Point Hope is located near the tip of the Point Hope peninsula, a large
gravel spit that forms the western-most extension of the northwest Alaska
coast, 330 miles southwest of Barrow. The climate is arctic with temperatures
range from -49 to 78 °F. Precipitation is light, 10 inches annually,
with 36 inches of snowfall. The Chukchi is ice-free from late June until
mid-September. Point Hope (Tikeraq) peninsula is one of the oldest continuously
occupied Inupiat Eskimo areas in Alaska. Several Settlements have existed
on the peninsula over the past 2,500 years, including Old and New Tigara,
Ipiutak, Jabbertown, and present Point Hope. The Peninsula offers good
access to marine mammals, and ice conditions allows easy boat launchings
into open leads early in the spring whaling season. Alaska Natives comprise
over 90% of the population. Point Hope residents (Tikeraqmuit Inupiat
Eskimos) are dependent upon marine subsistence. This highly favorable
site, with its abundant resources, has enabled the Tikerqmuit to retain
strong cultural traditions, after more than a century of outside influences.
See the community links below for more detailed
Ahvakana, Floyd. 1973. Tikigagmigguq in Point Hope, Alaska. Fairbanks, AK: Alaskami, Alaskam Iņupiangisa Uqagningatta Savaangat Ilanga, Iņupianik Kangiqsiņiagvium Alaskam Ilisagvia. Language: Inupiaq.
Asatchaq and Lowenstein, Tom. 1992. The Things That Were Said of Them : Shaman Stories and Oral Histories of the Tikigaq People. Berkeley, CA: University of California Press & Vancouver : Douglas & McIntyre.
Braund, Stephen R. and Burnham, David C. 1984. Subsistence Economics, Marine Resource Use Patterns, and Potential OCS Impacts for Chukchi Sea Communities. Anchorage, AK: Stephen R. Braund & Associates.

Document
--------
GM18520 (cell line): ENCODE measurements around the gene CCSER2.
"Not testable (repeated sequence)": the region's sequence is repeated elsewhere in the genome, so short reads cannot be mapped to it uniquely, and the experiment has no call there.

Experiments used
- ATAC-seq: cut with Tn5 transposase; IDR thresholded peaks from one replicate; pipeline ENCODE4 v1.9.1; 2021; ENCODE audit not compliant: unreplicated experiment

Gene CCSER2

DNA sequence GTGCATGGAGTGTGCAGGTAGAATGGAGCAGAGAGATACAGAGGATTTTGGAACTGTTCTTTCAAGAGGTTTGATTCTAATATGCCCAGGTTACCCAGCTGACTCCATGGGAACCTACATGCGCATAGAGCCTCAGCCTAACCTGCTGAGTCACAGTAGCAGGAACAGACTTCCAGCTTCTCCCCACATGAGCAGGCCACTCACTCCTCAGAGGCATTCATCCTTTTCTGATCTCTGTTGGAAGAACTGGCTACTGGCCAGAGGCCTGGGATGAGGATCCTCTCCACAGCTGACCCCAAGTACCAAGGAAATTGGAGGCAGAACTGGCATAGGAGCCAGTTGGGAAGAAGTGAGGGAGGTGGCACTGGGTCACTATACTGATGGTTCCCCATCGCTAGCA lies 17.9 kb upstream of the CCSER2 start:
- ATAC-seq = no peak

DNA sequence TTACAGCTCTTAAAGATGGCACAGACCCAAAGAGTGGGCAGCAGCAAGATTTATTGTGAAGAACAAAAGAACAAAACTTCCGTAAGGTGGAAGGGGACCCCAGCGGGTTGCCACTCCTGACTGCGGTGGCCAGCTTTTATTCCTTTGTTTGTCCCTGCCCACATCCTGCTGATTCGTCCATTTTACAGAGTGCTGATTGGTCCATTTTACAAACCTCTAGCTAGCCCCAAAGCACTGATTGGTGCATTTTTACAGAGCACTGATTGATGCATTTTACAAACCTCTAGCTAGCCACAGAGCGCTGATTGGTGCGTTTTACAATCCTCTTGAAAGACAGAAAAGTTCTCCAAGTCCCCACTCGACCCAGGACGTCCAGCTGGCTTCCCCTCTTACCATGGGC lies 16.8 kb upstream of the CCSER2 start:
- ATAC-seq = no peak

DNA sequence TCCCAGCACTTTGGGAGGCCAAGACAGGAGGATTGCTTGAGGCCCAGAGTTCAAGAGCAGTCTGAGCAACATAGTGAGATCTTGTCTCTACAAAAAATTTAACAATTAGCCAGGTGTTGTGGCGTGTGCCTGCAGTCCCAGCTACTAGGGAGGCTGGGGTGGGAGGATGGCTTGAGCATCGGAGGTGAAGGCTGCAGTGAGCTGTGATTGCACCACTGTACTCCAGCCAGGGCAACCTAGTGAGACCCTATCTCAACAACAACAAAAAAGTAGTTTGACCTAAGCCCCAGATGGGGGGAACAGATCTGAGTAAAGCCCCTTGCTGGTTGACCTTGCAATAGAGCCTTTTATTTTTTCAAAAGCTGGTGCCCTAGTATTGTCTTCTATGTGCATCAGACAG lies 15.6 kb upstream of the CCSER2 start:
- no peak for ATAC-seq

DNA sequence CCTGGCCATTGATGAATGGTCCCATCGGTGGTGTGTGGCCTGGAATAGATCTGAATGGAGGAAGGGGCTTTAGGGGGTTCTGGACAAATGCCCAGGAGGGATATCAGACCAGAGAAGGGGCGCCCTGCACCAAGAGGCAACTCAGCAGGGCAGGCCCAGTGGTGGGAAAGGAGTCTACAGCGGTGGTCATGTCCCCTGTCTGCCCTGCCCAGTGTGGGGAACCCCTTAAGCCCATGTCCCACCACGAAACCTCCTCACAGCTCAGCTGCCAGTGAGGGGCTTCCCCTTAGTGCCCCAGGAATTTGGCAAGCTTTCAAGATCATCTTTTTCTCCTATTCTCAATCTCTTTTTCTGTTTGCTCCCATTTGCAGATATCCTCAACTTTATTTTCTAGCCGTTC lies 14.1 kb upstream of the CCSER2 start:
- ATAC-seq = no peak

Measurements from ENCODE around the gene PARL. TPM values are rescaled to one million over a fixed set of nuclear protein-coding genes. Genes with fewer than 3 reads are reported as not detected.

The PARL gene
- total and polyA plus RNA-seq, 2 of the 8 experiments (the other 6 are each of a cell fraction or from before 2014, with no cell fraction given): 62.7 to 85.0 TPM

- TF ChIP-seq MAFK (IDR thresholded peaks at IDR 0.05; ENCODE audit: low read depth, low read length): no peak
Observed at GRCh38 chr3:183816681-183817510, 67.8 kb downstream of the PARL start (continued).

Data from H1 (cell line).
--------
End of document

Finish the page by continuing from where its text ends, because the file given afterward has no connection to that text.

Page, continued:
Burch, Ernest. S. 1998. The Iñupiaq Eskimo Nations of Northwest Alaska. Fairbanks: University of Alaska Press.
Burch, Ernest S. 1981. The Traditional Eskimo Hunters of Point Hope, Alaska : 1800-1875. Barrow, AK: North Slope Borough.
Eaves, Dave. 1984. Alaskan Bowhead Whaling, Point Hope, Alaska. Barrow, AK: Alaska Eskimo Whaling Commission.
Foote, Berit Arnestad. 1992. The Tigara Eskimos and Their Environment. Point Hope, AK. Barrow, AK: North Slope Borough Commission on Iņupiat History, Language and Culture.
Foote, Don Charles. 1964. Observations of the Bowhead Whale at Point Hope, Alaska. Point Hope, AK: D. Foote.
Foote, Don Charles. 1960. The Eskimo Hunter at Point Hope, Alaska. Point Hope, Alaska: s.n.
Gal, Robert. 1990. A Cultural Resource Site Survey of Two Nalukataq Areas in Point Hope, Alaska. Brockport, NY: Edwin Hall & Associates.
Koonuk, Hubert. 1987. Inherited from the Ancestors : the Point Hope Cultural Resource Site Survey. Brockport, NY : E. Hall and Associates.
Larsen, Helge and Rainey, Froelich. 1948. Ipiutak and the Arctic Whale Hunting Culture. Anthropological Papers of the American Museum of Natural History, v. 42: New York.
Lisbourne, Pete. 1986. The Whale Hunt. Sitka, AK: Sheldon Jackson Museum, Division of State Museums, Dept. of Education, State of Alaska.
Lowenstein, Tom. 1994. Ancient Land, Sacred Whale: the Inuit Hunt and Its Rituals. New York : Farrar, Strauss, and Giroux.
Lowenstein, Tom. 1981. Some Aspects of Sea Ice Subsistence Hunting in Point Hope, Alaska: a Report. Barrow, AK : North Slope Borough.
Point Hope High School (Point Hope, Alaska). 1970 1978. Pt. Hope Marine Science. Point Hope, AK: The North Slope Borough.
Rainey, Froelich G. 1947. The Whale Hunters of Tigara. New York: Anthropological Papers of the American Museum of Natural History, v. 41, pt.2.
VanStone, James W. 1962. Point Hope, an Eskimo Village in Transition. Seattle: University of Washington Press.
From the National Weather Service
Sea Ice conditions for AK, images from the last 14 days